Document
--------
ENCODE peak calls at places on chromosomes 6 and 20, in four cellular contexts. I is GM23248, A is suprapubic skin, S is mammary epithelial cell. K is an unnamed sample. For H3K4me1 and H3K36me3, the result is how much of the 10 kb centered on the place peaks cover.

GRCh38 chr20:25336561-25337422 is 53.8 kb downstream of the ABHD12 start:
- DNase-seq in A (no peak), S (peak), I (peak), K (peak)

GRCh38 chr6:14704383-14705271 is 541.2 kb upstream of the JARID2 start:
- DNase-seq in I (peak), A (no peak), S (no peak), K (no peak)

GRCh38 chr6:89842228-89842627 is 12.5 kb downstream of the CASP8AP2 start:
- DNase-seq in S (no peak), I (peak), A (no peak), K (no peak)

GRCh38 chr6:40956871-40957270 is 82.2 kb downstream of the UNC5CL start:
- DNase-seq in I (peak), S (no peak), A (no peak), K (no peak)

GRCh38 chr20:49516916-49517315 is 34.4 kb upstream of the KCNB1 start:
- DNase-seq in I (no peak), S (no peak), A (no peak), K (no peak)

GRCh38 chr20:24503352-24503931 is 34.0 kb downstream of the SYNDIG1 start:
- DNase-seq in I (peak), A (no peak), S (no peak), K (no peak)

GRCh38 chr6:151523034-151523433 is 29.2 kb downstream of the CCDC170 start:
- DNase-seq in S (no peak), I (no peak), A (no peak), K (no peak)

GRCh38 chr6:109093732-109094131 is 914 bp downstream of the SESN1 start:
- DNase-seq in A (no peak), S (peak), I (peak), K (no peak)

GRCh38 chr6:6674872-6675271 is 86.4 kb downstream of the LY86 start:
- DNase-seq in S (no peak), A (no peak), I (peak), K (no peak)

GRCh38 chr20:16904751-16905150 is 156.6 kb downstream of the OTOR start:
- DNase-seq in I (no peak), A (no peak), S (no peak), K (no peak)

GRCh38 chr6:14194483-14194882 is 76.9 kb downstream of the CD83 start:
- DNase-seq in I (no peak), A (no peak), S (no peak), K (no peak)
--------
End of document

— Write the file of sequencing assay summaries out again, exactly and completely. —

ENCODE peak calls at places on chromosomes 6 and 20, in four cellular contexts. I is GM23248, A is suprapubic skin, S is mammary epithelial cell. K is an unnamed sample. For H3K4me1 and H3K36me3, the result is how much of the 10 kb centered on the place peaks cover.

GRCh38 chr20:25336561-25337422 is 53.8 kb downstream of the ABHD12 start:
- DNase-seq in A (no peak), S (peak), I (peak), K (peak)

GRCh38 chr6:14704383-14705271 is 541.2 kb upstream of the JARID2 start:
- DNase-seq in I (peak), A (no peak), S (no peak), K (no peak)

GRCh38 chr6:89842228-89842627 is 12.5 kb downstream of the CASP8AP2 start:
- DNase-seq in S (no peak), I (peak), A (no peak), K (no peak)

GRCh38 chr6:40956871-40957270 is 82.2 kb downstream of the UNC5CL start:
- DNase-seq in I (peak), S (no peak), A (no peak), K (no peak)

GRCh38 chr20:49516916-49517315 is 34.4 kb upstream of the KCNB1 start:
- DNase-seq in I (no peak), S (no peak), A (no peak), K (no peak)

GRCh38 chr20:24503352-24503931 is 34.0 kb downstream of the SYNDIG1 start:
- DNase-seq in I (peak), A (no peak), S (no peak), K (no peak)

GRCh38 chr6:151523034-151523433 is 29.2 kb downstream of the CCDC170 start:
- DNase-seq in S (no peak), I (no peak), A (no peak), K (no peak)

GRCh38 chr6:109093732-109094131 is 914 bp downstream of the SESN1 start:
- DNase-seq in A (no peak), S (peak), I (peak), K (no peak)

GRCh38 chr6:6674872-6675271 is 86.4 kb downstream of the LY86 start:
- DNase-seq in S (no peak), A (no peak), I (peak), K (no peak)

GRCh38 chr20:16904751-16905150 is 156.6 kb downstream of the OTOR start:
- DNase-seq in I (no peak), A (no peak), S (no peak), K (no peak)

GRCh38 chr6:14194483-14194882 is 76.9 kb downstream of the CD83 start:
- DNase-seq in I (no peak), A (no peak), S (no peak), K (no peak)